Many riders opted to ride in the gutter. Many of them got flats or crashed when they got their tires stuck. I opted to ride every cobbled section to avoid crashes and move up. The race split up quickly over cobbled sections 6,5,4,3 and 2. I found myself in a small group with teammates Ryan Eastman and Jaun Carmona entering the city of Roubaix while teammate Lawson Cradock was up the road in a four man break with the World Champion Jasper Stuyvens. We entered the stadium and Ryan sprinted to take the group win for 13th and I took 17th. Lawson Cradock took 3rd behind the World Champion Jasper Stuyvens. The entire team including David Kessler and Mathew Lisbscomb finished, a feat that only 66 of the 120 or so starters managed. This is an amazing improvement on the last time the U.S raced with only 1 finisher.
After the race we got to see Cancellara come into the velodrome solo. What a perfect way to finish a wonderful day au Enfer du Nord.
Wednesday, April 7, 2010
Going to the Capitol Crit in Salem, OR, we were rained and snowed on, so weren't sure who would be at the race. It turns out it was all the fast people that would be willing to race in a snow storm. The course was around the Oregon State Capitol building, 4 corners, fast, wide open streets, and even some broken pavement and potholes.
The Pro 1/2 race was fast from the start. There was always an attack, or always a break. I was in a few of them, and sometimes went solo. The legs were there so even as hard as the race was, I felt good. After me a Land Rover guy attacked and were brought back in, the field punched it, and we were left hanging on to the back for 2 laps. While I was recovering, riders started going off the front 1 by 1 and eventually they grouped up to form another chase group. With 10 laps to go I charged off the front by myself to bridge up to the chase group. I shut down their gap of 30 seconds in 4 laps, but had to go through hell to get there. Coming out of the last corner, a 3 man break was still away, but the sprint out of group was going to be crazy. Land Rover was leading it out, but I nipped everyone on the corner. I ended up getting 4th in the field sprint and 7th in the race. It was a good day, one where I actually raced in the sun and not the snow.
Monday, April 5, 2010
The race went more or less than expected as we’d seemingly broken the will of much of the peloton after the 1st climb on lap 2. A few attacks and re-shufflings later, Kevin rolled away with a small group, which was one of the scenarios we’d hoped for. I spent the rest of the race playing policeman and shutting down attempts to bridge. At the end of the day Kevin ended up 3rd. Obviously we wanted the win but with Dan Bryant and Chris Phipps taking 1st and 2nd, it’s hard to find two nicer guys in the master’s peloton that you’d like to see on the podium.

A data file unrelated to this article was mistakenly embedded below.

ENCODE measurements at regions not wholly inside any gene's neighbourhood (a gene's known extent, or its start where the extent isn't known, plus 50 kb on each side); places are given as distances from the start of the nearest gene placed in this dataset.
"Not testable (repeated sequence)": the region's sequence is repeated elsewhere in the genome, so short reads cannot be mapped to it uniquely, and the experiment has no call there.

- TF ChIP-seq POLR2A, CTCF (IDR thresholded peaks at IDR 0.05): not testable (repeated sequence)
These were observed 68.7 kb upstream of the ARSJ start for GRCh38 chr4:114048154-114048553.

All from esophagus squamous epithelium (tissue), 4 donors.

Results aside, I still love this race. Somebody commented that “when you’re going good you don’t feel the bumps. When it’s a bad day, they’re worse.” Even though my legs were never great the bumps weren't all that bad.
Sunday, April 4, 2010
I see Larry for the first time this morning at the start line. He informs me that he's had a nasty cold, hasn't ridden all week and that I may be on my own today. "Go for it and don't worry about me" he says. Hmm, what do I do now? Ride at the front, look for a promising break and be smart, this seems like the best approach. Fortunately it's a 45+ race and not the 35s. These guys have a knack of riding climbs briskly but noodling along on the flats, and covering any attacks that have any sort of threat but never pulling through on them, effectly neutralizing them regardless of when they go. A somewhat negative approach to racing. I know this and, of course, so does Larry.
What a surprise when this is exactly the way the race unfolds. On the first of three laps, the opening climb is done at tempo, I go near the front on the big climb and stay there. We start with about 60 guys in the group and I'm informed by Mike Vetterli, a racing buddy who rides for the Olympic Club, as we finish the climb and begin the inevitable noodle along the flats, that we did the climb between 320 and 340 watts and shed half the group. It seemed a lot easier than that to me and, happily, Larry is right beside me.
The climb on lap two is done with more enthusiam, led the entire way by John Ornstil, also a racing buddy on VOS. I stay glued to his wheel. The nice thing about racing as old men is we all tend to become racing friends, probably because of so much mutual suffering for nothing but the stories that ensue. This time Mike Vetterli informs me that we pushed it up about another 20 watts in the 340 to 360 range. Yeh that felt a little harder and now there was only a dozen or so of us left. I know the race needs special attention at this point even though we begin to noodle once again on the flats because, if I had my way, I'd test the metal of the group and I have to be sure I am ready if someone else has the same thought. I stay second or third wheel at this point and don't concern myself with what's behind me, ready to respond if someone wants to have a go. For some reason, I just come to the conclusion that I won't see Larry for the rest of the day.